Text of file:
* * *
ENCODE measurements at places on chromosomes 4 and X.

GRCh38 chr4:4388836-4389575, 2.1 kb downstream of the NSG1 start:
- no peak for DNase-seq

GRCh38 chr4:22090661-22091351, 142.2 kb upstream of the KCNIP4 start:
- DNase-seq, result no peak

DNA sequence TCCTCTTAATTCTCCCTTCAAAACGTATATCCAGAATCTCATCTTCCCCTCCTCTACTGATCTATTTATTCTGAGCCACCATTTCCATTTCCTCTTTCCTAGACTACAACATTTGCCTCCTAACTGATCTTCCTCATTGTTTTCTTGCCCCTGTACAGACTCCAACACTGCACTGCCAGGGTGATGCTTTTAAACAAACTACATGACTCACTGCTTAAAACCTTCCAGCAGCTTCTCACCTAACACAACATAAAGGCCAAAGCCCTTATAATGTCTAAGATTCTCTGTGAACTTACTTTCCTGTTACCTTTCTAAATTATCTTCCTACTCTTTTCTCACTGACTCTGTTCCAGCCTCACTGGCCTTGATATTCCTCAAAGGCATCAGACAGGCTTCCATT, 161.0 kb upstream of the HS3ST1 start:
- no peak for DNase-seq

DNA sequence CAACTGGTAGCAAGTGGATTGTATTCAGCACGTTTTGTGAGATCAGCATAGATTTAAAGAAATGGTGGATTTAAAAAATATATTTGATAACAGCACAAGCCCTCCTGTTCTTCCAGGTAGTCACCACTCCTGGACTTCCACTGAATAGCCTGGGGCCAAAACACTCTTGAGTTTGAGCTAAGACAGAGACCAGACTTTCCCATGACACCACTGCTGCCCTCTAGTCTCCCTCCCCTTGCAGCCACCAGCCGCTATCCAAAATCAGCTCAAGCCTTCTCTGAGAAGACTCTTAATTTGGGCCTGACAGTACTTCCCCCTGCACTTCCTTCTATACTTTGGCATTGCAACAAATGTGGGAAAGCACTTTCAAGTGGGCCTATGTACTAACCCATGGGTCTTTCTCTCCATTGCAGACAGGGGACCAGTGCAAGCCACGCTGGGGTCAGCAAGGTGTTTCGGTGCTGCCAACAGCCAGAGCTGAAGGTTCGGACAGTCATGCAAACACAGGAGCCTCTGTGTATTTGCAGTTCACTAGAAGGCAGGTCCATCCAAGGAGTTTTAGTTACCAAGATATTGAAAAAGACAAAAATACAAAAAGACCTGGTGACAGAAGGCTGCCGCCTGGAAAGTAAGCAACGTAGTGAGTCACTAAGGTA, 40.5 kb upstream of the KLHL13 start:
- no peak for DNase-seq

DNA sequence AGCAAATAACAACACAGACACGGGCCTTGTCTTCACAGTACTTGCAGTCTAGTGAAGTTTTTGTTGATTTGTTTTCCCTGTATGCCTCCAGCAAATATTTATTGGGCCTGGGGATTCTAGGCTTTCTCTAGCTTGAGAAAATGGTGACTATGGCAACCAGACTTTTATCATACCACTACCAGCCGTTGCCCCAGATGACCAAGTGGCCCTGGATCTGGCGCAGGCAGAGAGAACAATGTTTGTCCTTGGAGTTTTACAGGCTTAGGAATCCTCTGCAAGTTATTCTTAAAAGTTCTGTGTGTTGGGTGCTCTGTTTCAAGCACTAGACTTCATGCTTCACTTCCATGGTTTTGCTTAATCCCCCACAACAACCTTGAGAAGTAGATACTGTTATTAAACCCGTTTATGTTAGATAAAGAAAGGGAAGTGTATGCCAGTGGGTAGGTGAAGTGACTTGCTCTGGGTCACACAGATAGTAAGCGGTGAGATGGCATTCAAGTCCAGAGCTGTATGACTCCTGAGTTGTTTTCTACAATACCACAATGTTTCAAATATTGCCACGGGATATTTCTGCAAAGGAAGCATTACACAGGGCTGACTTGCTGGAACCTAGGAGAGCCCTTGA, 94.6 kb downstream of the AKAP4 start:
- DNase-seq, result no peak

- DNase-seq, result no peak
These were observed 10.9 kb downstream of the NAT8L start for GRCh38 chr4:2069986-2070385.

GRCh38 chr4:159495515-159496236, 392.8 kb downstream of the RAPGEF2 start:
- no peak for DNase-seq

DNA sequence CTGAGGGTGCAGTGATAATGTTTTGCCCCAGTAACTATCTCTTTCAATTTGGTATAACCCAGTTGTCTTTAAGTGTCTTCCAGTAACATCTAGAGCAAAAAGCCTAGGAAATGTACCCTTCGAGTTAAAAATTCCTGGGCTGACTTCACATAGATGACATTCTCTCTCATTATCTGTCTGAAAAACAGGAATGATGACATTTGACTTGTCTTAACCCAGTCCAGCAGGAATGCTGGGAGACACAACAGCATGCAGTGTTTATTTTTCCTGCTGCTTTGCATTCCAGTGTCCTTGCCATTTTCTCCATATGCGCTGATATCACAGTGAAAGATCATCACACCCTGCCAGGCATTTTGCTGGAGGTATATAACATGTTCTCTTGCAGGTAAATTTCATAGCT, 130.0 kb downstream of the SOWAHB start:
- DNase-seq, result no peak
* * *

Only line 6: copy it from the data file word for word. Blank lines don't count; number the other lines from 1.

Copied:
DNA sequence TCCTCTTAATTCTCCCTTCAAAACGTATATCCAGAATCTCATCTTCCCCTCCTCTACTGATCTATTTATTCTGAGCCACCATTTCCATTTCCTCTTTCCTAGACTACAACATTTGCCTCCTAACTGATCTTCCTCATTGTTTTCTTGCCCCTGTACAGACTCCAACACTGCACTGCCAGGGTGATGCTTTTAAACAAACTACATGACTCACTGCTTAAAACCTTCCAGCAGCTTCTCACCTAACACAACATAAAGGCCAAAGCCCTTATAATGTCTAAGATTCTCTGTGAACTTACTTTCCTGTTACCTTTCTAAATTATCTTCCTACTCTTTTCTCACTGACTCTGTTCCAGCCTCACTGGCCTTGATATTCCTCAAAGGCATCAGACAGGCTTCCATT, 161.0 kb upstream of the HS3ST1 start: